Regrowing Lettuce Using Plain Water!

The best way to save money is to grow your own food. But, lettuce seeds can take several weeks to get started, and to grow big enough to be harvest. And, in the winter, it’s hard to find seeds anyway, right?

The solution is to regrow your own lettuce from already harvested heads.

Regrowing your lettuce couldn’t be easier. Simply cut off the bottom of the lettuce head, leaving just an inch of leaves in place. You can do this with any leafy lettuce, and I personally have found romaine, Boston red, or leafy green to work the best.

You just want a lettuce with a core that you can soak in water. I haven’t tried it with iceberg yet, but if that’s what you want to eat, I’d say it’s worth trying!

Place this in water for a couple of days, until the roots begin to regrow.

Some push toothpicks through it to hold it in place. I just used a coffee cup that the roots would not slide down easily for the plant itself to be totally submerged. Then, plant in a container of dirt and watch it grow!

Within a few weeks, you will have lots of lettuce all for no work! Simply harvest the leaves every couple of days to keep the plant growing.

You want to make sure to not cut the leaves all the way off, but to leave a 1/2 inch or so to the root again. This will keep the plant a bit healthier and growing better for you. That’s been my experience, anyway.

The best part?

Come spring, and warmer weather, you can plant your lettuce roots right in your garden to get a jump start on fresh garden greens all over!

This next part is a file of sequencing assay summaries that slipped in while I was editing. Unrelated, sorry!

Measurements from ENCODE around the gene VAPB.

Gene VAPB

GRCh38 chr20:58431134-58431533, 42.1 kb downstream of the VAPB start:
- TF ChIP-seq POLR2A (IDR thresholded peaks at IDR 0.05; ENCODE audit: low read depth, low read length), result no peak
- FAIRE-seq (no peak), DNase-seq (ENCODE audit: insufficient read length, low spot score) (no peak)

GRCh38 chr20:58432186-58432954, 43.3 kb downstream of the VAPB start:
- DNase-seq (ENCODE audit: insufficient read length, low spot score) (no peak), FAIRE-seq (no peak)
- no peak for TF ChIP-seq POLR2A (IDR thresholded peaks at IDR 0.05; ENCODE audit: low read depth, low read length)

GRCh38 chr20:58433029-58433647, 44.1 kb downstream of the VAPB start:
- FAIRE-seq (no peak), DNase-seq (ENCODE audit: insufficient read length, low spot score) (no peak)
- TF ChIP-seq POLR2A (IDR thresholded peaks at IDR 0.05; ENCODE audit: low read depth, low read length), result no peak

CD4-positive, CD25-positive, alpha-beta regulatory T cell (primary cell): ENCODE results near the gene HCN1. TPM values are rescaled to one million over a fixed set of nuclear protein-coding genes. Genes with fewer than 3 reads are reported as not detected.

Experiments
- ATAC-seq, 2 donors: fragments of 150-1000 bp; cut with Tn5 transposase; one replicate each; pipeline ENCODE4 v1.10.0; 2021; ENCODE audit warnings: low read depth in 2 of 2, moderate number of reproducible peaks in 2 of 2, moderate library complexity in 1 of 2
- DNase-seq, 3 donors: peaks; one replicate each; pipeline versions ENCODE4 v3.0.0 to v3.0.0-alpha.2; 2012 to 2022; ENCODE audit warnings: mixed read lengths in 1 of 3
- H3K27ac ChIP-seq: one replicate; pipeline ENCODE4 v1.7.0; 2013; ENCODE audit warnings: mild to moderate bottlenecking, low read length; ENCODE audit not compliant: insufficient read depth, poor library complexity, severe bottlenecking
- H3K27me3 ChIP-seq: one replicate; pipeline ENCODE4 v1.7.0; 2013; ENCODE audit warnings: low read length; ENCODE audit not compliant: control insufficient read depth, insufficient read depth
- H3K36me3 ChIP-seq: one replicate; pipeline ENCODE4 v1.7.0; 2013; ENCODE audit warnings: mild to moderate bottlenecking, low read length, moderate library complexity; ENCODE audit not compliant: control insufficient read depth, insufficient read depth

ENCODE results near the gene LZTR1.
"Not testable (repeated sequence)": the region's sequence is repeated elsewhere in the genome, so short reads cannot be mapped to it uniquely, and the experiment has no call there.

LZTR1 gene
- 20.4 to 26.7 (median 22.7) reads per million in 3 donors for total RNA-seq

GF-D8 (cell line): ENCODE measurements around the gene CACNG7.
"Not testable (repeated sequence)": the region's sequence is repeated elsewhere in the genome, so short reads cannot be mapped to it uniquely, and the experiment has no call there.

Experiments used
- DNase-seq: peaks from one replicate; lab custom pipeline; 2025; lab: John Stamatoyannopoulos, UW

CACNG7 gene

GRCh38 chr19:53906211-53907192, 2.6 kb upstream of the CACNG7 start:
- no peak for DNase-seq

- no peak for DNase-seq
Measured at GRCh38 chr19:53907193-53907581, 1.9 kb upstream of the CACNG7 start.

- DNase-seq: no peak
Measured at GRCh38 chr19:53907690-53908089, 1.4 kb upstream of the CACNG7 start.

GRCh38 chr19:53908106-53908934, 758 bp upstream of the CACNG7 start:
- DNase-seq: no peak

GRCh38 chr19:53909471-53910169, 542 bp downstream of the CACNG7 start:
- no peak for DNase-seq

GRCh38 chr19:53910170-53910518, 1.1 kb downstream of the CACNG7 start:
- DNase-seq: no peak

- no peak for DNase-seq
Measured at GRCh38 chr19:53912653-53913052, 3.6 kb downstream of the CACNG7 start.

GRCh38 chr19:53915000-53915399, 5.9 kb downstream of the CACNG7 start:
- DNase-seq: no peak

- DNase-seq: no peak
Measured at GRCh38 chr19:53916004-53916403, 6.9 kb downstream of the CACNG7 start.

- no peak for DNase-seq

For this reason, we usually regrow 6-8 lettuce heads during the winter. I will plant some extra in the fall to dig up and regrow all winter long.

regrowing your lettuce
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3 thoughts on “Regrowing Lettuce Using Plain Water!”

  1. What a great idea–I usually take those ends of lettuce and give them to our composting guinea pigs, but I’m going to save one out to grow instead. If I play my cards right, it can go right into the garden.

    Thanks!

  2. I live in a small condo with really no accessible yard. I’ve never planted anything before except for tomatoes and they weren’t any good. BUT I would like to try to plant some food. Any suggestions?

    1. Heather HippyHomesteader

      container gardening may be your best friend. Try using pallets, flower pots, buckets or whatever you can get your hands on. Another great alternative is to buy a bag of organic soil, poke a few small holes at the bottom,, open it up at the top, and plant your plant right in there.

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